Skipping your morning coffee before a lecture or an important meeting is probably a bad idea, according to new research. Of course you will be less alert, but more than that, the research team at the University of Tasmania say that the cravings you experience will impair your ability to memorise new information. Reporting their results in the journal Memory, the researchers also found that their participants were unaware of how caffeine cravings had affected them – suggesting that if we try to learn things when desperate for a coffee we are at risk of being overconfident about what we’ve taken in.
The participants were 55 regular coffee drinkers (average age 30 years) who drank at least one coffee per day and who at least sometimes found themselves thinking about when they will get their next caffeine fix (another 11 participants were excluded because they didn’t describe experiencing these feelings often enough).
The memory challenge was to learn 100 unrelated word pairs, such as POND-BOOK. Following this, the participants were tested on their ability to recall the second word in each pair (given the first word). They were also tested on their recognition memory, which involved selecting the correct second word for each pair from a multiple-choice list of options.
Most important, before the memory challenges began, half the participants were placed in a state of craving. They’d been asked to refrain from any coffee that day, and then they were teased cruelly with a cafetière of coffee, which they poured into a cup, but were not allowed to drink. They were also encouraged to pay attention to the smell and colour of the drink. The other participants acted as controls – they drank coffee as usual earlier that day, and they poured themselves a jug of water and imagined their favourite holiday (this was to give them a task that was fairly similar to the craving induction).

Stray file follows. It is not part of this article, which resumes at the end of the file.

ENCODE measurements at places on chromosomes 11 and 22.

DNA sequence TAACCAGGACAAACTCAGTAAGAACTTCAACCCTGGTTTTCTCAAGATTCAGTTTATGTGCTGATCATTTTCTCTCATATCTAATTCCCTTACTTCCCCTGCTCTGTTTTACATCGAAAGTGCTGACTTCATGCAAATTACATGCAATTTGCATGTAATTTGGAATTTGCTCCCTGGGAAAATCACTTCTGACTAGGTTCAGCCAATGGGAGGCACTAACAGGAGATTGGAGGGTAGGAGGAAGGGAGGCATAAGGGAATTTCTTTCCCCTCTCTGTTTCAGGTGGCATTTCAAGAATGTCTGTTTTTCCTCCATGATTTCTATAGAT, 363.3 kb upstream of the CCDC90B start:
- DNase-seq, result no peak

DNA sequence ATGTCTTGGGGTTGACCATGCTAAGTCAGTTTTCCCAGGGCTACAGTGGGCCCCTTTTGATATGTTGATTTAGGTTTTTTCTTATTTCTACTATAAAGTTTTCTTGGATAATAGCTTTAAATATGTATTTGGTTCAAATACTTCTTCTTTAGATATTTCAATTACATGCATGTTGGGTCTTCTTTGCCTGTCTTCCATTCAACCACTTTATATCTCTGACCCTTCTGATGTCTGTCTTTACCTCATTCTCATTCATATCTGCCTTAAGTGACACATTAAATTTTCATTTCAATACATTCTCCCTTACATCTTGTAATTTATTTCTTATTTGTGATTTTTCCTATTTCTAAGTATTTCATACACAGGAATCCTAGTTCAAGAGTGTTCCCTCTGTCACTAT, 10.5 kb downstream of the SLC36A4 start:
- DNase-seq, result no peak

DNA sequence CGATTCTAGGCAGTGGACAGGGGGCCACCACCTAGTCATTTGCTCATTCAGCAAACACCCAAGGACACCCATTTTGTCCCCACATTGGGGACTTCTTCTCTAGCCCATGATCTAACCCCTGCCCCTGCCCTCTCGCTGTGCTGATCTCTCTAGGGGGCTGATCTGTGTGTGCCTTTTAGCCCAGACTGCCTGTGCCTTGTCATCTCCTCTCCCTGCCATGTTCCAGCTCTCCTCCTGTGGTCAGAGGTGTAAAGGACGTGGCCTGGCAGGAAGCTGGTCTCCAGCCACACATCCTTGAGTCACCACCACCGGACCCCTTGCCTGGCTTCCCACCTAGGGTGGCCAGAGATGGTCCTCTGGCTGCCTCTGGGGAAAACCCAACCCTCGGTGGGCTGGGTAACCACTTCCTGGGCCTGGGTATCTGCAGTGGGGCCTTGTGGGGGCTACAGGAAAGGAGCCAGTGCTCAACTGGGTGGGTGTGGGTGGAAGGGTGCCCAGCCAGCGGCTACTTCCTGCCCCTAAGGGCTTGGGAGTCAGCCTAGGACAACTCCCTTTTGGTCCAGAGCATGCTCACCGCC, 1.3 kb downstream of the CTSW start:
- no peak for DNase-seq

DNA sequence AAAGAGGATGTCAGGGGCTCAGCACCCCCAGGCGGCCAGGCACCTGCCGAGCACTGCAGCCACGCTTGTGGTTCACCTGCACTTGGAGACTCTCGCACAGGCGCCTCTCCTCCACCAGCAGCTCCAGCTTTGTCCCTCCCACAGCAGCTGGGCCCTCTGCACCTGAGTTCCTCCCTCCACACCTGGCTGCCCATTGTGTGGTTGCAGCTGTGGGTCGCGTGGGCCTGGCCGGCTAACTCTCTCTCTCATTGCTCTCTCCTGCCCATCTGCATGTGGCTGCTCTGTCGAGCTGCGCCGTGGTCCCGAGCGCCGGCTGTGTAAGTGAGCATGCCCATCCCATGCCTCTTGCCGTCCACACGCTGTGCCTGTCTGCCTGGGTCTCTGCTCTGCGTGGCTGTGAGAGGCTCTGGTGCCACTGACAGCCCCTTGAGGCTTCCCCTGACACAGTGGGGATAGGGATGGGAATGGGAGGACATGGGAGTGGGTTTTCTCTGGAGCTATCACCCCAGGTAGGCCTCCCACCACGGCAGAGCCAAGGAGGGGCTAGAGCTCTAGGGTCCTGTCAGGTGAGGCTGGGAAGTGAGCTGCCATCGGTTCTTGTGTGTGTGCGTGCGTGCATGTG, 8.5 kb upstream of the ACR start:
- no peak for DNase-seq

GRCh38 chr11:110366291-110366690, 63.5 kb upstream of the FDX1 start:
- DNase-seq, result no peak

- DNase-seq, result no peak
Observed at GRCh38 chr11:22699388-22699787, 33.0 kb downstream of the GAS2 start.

The control participants significantly outperformed the caffeine craving participants on both recall and recognition memory. “Cravings trigger consumption schemas and the inhibition of these schemas requires cognitive resources, leaving fewer resources available for other cognitive tasks,” the researchers said.
Another detail is that the participants had been asked to estimate how well they thought they would do at the two kinds of memory test. The judgments of the caffeine craving participants were adversely affected – they were less able to judge the accuracy of their answers than the control participants and this meant they were more overconfident in their upcoming performance.
A weakness of the study is that there was no baseline control group of non-coffee drinkers, who were not craving coffee but also hadn’t had the benefit of coffee. This means it’s possible the results can be explained by coffee’s memory enhancing effects, rather than coffee craving having detrimental effects. However, Matthew Palmer and his colleagues who conducted the research think this is unlikely since findings for caffeine having memory enhancing effects have been mixed.